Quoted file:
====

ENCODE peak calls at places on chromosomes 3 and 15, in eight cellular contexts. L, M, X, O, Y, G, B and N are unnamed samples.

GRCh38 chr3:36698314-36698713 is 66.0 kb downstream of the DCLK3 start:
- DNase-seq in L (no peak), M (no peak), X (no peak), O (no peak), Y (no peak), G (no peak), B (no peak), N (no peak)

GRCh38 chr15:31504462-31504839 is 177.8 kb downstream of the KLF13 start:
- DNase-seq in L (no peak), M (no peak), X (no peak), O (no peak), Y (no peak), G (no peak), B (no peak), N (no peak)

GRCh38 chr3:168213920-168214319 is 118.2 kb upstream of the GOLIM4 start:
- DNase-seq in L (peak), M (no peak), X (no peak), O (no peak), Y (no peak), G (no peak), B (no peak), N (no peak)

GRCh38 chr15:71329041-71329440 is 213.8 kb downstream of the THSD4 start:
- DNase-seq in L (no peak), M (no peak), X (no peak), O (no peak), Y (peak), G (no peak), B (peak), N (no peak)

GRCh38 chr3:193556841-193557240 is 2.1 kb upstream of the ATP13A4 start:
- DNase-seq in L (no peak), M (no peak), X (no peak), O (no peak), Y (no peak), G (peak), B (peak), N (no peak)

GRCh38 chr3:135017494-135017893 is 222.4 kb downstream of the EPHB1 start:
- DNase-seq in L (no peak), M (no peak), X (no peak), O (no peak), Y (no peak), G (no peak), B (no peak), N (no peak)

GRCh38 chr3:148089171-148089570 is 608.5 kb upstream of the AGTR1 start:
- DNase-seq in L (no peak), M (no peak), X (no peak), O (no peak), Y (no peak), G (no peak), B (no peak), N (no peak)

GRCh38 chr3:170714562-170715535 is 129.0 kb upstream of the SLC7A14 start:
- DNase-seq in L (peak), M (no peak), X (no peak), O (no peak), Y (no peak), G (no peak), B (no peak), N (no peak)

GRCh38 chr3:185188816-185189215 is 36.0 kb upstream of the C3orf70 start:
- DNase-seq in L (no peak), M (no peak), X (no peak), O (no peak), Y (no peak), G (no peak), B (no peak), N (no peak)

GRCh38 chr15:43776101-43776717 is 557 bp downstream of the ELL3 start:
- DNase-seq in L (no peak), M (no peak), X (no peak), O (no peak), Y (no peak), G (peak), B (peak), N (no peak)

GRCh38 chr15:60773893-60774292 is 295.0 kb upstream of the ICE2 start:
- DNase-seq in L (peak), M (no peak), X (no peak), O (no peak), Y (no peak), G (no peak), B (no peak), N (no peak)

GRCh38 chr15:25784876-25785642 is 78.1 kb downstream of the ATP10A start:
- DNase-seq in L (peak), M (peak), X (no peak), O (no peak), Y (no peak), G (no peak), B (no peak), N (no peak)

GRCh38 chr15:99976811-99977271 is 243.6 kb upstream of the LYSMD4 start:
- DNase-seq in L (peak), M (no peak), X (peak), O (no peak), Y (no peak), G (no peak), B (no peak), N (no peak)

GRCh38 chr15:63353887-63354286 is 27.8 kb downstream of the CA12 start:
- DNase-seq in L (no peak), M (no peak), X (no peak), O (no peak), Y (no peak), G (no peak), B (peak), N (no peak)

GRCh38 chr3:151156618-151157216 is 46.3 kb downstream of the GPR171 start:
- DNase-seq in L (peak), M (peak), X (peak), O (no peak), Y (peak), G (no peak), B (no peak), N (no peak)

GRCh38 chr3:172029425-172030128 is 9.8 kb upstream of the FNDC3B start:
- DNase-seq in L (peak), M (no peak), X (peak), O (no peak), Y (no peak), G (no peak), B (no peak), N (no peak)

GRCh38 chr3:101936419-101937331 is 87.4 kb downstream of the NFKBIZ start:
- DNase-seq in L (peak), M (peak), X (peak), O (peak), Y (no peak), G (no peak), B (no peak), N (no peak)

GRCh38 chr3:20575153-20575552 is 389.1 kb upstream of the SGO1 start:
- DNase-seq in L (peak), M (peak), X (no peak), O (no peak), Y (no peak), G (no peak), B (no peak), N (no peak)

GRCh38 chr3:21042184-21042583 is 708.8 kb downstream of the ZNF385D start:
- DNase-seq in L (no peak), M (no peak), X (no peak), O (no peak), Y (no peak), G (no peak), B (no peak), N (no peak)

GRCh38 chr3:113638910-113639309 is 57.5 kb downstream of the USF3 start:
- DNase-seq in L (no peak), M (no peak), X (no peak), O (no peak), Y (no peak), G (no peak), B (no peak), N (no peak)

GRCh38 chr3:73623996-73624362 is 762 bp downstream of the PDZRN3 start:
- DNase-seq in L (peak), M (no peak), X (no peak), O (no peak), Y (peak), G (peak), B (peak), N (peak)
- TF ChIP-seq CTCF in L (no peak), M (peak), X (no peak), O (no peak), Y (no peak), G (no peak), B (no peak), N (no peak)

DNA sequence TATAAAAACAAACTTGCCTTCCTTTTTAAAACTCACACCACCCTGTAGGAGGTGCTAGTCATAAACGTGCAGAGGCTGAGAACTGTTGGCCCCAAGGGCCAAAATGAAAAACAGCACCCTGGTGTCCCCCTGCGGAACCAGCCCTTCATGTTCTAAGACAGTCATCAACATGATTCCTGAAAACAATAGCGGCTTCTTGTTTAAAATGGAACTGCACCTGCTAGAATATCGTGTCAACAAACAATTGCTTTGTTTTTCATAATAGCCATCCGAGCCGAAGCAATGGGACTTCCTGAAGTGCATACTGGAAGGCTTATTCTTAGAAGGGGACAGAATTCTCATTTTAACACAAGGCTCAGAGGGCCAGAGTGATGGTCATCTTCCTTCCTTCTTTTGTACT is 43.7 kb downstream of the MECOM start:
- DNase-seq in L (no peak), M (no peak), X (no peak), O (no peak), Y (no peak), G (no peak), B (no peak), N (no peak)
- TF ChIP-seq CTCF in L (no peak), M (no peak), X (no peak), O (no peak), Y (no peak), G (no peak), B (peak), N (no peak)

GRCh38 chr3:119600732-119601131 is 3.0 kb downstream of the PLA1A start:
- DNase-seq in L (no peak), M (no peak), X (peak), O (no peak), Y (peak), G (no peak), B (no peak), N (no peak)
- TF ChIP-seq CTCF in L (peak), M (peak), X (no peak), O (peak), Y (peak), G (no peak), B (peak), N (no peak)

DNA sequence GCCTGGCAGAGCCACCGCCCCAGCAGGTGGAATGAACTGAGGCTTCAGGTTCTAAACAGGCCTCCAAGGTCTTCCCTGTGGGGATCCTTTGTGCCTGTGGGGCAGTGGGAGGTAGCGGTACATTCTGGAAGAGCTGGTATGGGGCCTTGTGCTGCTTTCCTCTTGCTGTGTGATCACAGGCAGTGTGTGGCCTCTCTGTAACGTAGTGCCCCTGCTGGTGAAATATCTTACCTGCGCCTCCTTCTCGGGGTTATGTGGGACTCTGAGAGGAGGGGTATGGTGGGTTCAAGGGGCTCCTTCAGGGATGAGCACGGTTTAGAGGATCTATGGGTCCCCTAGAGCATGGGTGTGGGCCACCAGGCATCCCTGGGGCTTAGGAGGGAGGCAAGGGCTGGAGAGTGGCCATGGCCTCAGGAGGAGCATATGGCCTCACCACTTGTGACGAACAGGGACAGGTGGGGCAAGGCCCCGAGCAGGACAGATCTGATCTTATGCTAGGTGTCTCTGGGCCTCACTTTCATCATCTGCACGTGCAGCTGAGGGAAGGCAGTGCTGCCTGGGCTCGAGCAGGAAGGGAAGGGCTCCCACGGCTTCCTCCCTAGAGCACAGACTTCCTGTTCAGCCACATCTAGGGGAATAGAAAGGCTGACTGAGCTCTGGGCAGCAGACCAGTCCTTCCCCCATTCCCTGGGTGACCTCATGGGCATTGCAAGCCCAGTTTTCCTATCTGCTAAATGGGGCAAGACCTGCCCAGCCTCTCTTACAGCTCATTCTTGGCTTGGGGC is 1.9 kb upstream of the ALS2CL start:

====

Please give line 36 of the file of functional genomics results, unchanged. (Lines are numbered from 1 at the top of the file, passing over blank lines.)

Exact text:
GRCh38 chr3:20575153-20575552 is 389.1 kb upstream of the SGO1 start: